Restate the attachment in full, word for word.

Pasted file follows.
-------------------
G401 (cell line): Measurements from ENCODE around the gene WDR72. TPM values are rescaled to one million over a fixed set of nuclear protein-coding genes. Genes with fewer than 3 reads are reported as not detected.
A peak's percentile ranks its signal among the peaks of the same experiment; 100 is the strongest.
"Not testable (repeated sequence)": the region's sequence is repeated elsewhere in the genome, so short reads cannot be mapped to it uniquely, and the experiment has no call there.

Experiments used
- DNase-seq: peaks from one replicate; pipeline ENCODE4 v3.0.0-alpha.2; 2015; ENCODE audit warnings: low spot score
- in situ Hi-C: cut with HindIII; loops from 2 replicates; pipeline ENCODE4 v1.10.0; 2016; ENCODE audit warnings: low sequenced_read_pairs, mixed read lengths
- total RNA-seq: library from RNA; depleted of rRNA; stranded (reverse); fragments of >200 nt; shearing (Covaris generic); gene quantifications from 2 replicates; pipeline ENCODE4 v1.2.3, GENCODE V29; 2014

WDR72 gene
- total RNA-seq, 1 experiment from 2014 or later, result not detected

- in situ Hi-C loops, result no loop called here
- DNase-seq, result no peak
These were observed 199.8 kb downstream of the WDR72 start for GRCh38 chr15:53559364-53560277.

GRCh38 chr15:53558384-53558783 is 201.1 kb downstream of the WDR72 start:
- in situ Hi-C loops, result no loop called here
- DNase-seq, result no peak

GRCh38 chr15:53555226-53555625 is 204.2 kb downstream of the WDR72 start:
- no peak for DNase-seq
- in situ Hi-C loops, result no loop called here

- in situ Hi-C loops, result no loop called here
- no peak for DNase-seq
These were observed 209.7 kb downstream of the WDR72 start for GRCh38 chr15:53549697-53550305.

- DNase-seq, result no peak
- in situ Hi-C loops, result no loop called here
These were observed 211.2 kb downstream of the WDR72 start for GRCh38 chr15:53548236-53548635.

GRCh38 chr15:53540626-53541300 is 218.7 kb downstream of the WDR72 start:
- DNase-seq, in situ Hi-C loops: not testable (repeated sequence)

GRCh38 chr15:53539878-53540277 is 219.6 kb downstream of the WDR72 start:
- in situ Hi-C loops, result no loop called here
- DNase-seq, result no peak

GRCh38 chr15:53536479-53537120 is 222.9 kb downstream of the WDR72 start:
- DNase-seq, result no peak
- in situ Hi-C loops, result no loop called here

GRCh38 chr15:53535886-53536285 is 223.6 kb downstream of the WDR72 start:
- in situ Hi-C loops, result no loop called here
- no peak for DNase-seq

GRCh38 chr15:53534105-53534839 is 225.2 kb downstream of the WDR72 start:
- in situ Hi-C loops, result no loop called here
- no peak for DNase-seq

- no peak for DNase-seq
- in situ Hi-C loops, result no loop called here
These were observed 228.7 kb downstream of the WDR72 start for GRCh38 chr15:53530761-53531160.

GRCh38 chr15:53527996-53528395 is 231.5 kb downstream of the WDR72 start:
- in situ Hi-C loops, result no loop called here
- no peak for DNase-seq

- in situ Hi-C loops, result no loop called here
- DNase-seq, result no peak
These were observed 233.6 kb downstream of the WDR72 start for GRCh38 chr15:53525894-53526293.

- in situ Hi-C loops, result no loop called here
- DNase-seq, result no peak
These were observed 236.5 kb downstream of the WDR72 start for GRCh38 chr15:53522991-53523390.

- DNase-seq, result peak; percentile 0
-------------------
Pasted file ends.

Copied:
G401 (cell line): Measurements from ENCODE around the gene WDR72. TPM values are rescaled to one million over a fixed set of nuclear protein-coding genes. Genes with fewer than 3 reads are reported as not detected.
A peak's percentile ranks its signal among the peaks of the same experiment; 100 is the strongest.
"Not testable (repeated sequence)": the region's sequence is repeated elsewhere in the genome, so short reads cannot be mapped to it uniquely, and the experiment has no call there.

Experiments used
- DNase-seq: peaks from one replicate; pipeline ENCODE4 v3.0.0-alpha.2; 2015; ENCODE audit warnings: low spot score
- in situ Hi-C: cut with HindIII; loops from 2 replicates; pipeline ENCODE4 v1.10.0; 2016; ENCODE audit warnings: low sequenced_read_pairs, mixed read lengths
- total RNA-seq: library from RNA; depleted of rRNA; stranded (reverse); fragments of >200 nt; shearing (Covaris generic); gene quantifications from 2 replicates; pipeline ENCODE4 v1.2.3, GENCODE V29; 2014

WDR72 gene
- total RNA-seq, 1 experiment from 2014 or later, result not detected

- in situ Hi-C loops, result no loop called here
- DNase-seq, result no peak
These were observed 199.8 kb downstream of the WDR72 start for GRCh38 chr15:53559364-53560277.

GRCh38 chr15:53558384-53558783 is 201.1 kb downstream of the WDR72 start:
- in situ Hi-C loops, result no loop called here
- DNase-seq, result no peak

GRCh38 chr15:53555226-53555625 is 204.2 kb downstream of the WDR72 start:
- no peak for DNase-seq
- in situ Hi-C loops, result no loop called here

- in situ Hi-C loops, result no loop called here
- no peak for DNase-seq
These were observed 209.7 kb downstream of the WDR72 start for GRCh38 chr15:53549697-53550305.

- DNase-seq, result no peak
- in situ Hi-C loops, result no loop called here
These were observed 211.2 kb downstream of the WDR72 start for GRCh38 chr15:53548236-53548635.

GRCh38 chr15:53540626-53541300 is 218.7 kb downstream of the WDR72 start:
- DNase-seq, in situ Hi-C loops: not testable (repeated sequence)

GRCh38 chr15:53539878-53540277 is 219.6 kb downstream of the WDR72 start:
- in situ Hi-C loops, result no loop called here
- DNase-seq, result no peak

GRCh38 chr15:53536479-53537120 is 222.9 kb downstream of the WDR72 start:
- DNase-seq, result no peak
- in situ Hi-C loops, result no loop called here

GRCh38 chr15:53535886-53536285 is 223.6 kb downstream of the WDR72 start:
- in situ Hi-C loops, result no loop called here
- no peak for DNase-seq

GRCh38 chr15:53534105-53534839 is 225.2 kb downstream of the WDR72 start:
- in situ Hi-C loops, result no loop called here
- no peak for DNase-seq

- no peak for DNase-seq
- in situ Hi-C loops, result no loop called here
These were observed 228.7 kb downstream of the WDR72 start for GRCh38 chr15:53530761-53531160.

GRCh38 chr15:53527996-53528395 is 231.5 kb downstream of the WDR72 start:
- in situ Hi-C loops, result no loop called here
- no peak for DNase-seq

- in situ Hi-C loops, result no loop called here
- DNase-seq, result no peak
These were observed 233.6 kb downstream of the WDR72 start for GRCh38 chr15:53525894-53526293.

- in situ Hi-C loops, result no loop called here
- DNase-seq, result no peak
These were observed 236.5 kb downstream of the WDR72 start for GRCh38 chr15:53522991-53523390.

- DNase-seq, result peak; percentile 0